Anthony Scaramucci has been on the job for less than 72 hours, and on Sunday he made his first appearance on the news talk shows as White House communications director. It did not go well.
On CNN’s State of the Union, host Jake Tapper pressed Scaramucci about Donald Trump’s continued insistence that the ever-growing Russia scandal was “fake news.” After questioning whether Trump was planning to sign a bipartisan bill imposing fresh sanctions against Russia for meddling in the November presidential election, Scaramucci instead sought to again cast doubt on the legitimacy of the U.S. intelligence community, and initially used an anonymous source to do it.
“There’s a lot of disinformation out there,” said Scaramucci. “Somebody said to me yesterday—I won’t tell you who—that if the Russians actually hacked this situation and spilled out those emails, you would have never seen it, you would have never had any evidence of them.”
An incredulous Tapper cut him off, pointing out that this anonymous source was breaking from every single intelligence agency in asserting that Russia’s involvement was in dispute. That’s all it took for Scaramucci to throw his boss under the bus.
“How ‘bout it was the president, Jake,” said Scaramucci of his anonymous source. “I talked to him yesterday, he called me from Air Force One, and he basically said to me ‘hey you know, maybe they did it, maybe they didn’t do it.’”
Forgetting for a minute the irony of Donald Trump serving as an anonymous source for his own administration after months of chastising the media for citing anonymous sources, Scaramucci’s admission reopens the question of just how delicate Donald Trump’s ego is. Reporters have long speculated whether Trump himself was responsible for some of the leaks emanating first from his campaign, and then from his White House.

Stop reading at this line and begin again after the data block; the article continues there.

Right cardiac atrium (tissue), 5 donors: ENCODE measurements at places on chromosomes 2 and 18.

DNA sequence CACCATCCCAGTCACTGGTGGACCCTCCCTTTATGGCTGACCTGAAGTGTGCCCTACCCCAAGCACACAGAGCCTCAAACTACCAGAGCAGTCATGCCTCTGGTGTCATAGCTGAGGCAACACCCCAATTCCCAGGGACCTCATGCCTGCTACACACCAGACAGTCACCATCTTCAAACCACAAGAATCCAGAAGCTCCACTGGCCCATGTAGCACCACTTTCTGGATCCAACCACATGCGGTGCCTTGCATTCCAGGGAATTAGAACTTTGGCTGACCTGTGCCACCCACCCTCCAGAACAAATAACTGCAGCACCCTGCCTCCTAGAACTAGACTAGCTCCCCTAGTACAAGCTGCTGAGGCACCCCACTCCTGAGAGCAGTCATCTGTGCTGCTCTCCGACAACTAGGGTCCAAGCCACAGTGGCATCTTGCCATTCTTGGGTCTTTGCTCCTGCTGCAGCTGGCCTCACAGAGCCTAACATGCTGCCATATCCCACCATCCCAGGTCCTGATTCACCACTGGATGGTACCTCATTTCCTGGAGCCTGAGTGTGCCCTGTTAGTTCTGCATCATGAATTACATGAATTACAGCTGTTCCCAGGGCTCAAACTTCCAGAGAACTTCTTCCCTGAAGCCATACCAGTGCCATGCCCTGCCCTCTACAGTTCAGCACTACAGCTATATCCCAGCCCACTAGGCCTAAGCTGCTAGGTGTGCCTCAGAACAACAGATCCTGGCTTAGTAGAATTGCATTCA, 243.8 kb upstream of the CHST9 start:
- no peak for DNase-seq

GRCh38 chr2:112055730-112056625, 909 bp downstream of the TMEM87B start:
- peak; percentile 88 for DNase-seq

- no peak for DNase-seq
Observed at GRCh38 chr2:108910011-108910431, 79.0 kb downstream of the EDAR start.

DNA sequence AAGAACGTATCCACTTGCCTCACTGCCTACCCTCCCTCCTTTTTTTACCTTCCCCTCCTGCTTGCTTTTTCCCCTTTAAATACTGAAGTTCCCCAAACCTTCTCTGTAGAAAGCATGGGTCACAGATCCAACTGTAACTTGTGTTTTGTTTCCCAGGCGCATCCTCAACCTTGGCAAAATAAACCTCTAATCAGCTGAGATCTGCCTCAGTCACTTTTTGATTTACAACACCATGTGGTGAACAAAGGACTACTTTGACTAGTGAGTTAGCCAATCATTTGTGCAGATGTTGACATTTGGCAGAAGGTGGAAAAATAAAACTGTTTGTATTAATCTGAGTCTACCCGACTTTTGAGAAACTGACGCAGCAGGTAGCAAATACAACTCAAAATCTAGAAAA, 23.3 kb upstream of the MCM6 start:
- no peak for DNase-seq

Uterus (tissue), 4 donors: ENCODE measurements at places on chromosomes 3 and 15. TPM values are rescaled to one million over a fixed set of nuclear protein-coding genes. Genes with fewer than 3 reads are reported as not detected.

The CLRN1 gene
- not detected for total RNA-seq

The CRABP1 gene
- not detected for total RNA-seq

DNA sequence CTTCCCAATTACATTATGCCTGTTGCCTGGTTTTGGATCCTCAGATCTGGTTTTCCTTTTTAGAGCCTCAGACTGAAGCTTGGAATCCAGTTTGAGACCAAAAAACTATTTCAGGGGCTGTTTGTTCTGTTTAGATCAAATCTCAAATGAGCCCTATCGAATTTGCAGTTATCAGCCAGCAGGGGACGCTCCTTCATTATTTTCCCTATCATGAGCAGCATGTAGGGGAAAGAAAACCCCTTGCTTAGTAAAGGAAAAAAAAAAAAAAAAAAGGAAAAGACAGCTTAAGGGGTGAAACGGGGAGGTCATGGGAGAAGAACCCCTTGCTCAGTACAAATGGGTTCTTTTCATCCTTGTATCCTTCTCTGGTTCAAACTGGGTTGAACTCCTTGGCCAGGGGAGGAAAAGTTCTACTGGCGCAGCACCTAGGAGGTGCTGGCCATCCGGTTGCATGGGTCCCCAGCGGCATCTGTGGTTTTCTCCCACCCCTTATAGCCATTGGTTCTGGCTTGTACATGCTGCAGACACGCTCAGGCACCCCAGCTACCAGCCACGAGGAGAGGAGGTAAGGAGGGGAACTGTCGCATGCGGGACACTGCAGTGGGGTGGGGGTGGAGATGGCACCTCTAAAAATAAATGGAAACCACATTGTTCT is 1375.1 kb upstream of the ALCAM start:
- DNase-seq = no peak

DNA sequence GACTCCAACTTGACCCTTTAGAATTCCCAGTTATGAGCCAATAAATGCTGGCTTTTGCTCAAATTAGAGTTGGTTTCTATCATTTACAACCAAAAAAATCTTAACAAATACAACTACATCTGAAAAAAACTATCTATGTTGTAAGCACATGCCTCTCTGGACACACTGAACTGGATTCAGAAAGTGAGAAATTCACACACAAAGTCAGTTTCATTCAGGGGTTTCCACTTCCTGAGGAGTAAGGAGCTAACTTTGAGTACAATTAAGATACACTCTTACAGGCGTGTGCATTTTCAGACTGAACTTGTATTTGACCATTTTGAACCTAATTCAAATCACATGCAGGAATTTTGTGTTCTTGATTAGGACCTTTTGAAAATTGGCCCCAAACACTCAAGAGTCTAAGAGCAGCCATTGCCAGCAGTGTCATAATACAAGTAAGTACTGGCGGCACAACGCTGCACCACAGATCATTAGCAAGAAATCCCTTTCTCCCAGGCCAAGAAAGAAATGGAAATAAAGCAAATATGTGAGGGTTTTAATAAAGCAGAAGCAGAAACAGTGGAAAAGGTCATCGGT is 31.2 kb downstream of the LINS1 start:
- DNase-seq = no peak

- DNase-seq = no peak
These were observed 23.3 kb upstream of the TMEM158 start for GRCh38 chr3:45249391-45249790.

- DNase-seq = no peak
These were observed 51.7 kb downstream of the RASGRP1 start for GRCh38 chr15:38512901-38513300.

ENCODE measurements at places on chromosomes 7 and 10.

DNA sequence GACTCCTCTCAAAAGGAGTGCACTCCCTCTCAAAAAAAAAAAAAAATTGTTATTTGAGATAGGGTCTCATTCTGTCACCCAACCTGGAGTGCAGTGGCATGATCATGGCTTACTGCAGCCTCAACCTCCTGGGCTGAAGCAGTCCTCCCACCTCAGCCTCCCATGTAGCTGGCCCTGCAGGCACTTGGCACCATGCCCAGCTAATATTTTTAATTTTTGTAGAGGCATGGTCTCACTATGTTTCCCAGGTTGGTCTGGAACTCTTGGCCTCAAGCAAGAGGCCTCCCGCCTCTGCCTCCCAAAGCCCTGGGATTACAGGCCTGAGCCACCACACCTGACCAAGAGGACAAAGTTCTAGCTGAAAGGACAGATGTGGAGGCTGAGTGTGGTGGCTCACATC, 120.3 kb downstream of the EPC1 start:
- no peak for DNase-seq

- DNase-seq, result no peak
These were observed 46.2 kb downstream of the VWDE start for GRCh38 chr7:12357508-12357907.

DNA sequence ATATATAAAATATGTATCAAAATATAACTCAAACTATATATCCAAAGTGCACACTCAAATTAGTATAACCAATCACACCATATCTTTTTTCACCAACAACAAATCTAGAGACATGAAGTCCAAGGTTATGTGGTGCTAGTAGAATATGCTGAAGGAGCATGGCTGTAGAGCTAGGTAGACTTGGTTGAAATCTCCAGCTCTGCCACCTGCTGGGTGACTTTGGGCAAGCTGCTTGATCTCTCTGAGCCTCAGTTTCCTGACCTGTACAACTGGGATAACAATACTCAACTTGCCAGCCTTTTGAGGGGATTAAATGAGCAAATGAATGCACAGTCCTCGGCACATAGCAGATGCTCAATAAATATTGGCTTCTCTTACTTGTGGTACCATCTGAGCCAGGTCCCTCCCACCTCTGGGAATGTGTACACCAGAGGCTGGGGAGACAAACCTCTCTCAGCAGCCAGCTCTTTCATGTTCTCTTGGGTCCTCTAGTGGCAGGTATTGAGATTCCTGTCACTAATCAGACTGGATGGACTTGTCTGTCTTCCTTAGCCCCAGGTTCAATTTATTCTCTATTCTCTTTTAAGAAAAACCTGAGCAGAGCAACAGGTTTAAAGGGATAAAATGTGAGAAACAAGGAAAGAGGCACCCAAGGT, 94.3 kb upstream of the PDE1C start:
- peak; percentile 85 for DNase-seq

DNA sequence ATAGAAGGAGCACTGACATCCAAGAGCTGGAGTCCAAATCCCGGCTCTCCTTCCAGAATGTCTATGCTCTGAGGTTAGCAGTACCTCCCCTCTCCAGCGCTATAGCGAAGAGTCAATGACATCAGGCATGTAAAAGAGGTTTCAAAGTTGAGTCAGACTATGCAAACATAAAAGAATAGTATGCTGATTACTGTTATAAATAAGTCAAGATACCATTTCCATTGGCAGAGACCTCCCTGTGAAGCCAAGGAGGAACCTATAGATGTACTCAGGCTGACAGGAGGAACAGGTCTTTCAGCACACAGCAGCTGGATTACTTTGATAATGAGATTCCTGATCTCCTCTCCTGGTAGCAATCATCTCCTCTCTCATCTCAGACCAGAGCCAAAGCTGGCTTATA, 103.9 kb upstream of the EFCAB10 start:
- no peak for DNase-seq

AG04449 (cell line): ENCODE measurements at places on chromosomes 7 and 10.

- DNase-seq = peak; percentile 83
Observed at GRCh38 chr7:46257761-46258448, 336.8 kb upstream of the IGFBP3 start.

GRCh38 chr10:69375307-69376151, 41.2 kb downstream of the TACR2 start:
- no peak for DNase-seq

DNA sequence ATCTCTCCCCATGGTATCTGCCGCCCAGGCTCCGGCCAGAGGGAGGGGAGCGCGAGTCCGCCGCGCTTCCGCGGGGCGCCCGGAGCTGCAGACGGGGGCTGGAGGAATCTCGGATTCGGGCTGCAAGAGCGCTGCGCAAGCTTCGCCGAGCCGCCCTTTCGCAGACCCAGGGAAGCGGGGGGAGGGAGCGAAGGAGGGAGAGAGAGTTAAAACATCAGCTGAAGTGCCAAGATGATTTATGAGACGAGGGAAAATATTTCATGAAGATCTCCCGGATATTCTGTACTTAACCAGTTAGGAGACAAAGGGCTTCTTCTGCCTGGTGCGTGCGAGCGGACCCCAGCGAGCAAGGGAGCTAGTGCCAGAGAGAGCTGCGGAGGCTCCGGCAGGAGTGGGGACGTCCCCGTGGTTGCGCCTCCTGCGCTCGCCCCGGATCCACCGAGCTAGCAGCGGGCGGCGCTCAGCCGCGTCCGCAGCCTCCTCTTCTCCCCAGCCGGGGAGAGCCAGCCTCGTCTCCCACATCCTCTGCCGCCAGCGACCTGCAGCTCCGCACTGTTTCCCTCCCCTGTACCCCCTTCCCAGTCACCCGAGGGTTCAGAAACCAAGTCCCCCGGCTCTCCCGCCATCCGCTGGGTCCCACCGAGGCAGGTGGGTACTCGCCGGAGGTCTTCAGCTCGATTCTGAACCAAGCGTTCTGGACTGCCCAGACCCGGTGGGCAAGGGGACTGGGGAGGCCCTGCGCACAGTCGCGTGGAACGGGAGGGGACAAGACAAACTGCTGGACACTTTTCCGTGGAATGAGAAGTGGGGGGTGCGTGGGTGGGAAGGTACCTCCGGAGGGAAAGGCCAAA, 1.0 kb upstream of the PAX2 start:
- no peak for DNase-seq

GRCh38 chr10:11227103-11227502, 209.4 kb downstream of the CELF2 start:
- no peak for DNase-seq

It certainly wouldn’t be the first time Trump has impersonated someone else to defend himself. Last year, the Washington Post got hold of a recording from a 1991 phone conversation between a reporter from People magazine and “John Miller” who introduced himself as Trump’s publicist. The voice in the recording is eerily familiar, and when questioned directly in a phone interview about whether he had invented the John Miller persona himself, Trump abruptly hung up.
Trump’s impersonations were well known amongst New York City’s media and business professionals for decades before he stepped foot in the White House. As far back as 1980, Trump was assuming the role of “John Barron” when speaking with the media or threatening subordinates. His use of the name was revealed as part of a lawsuit brought against Trump for his use of undocumented Polish workers in the construction of Trump Tower in New York City (A “John Barron” reportedly threatened to sue the undocumented workers who were trying to recoup lost wages they believed they were entitled to).
Scaramucci’s reveal that Trump poses as an anonymous source to defend himself further calls into question the dozens of times Trump has cited unnamed “people” to justify his actions as president or suggest he is more popular than he is, or subtly criticize his own staff for their inaction, or not so subtly criticize the media.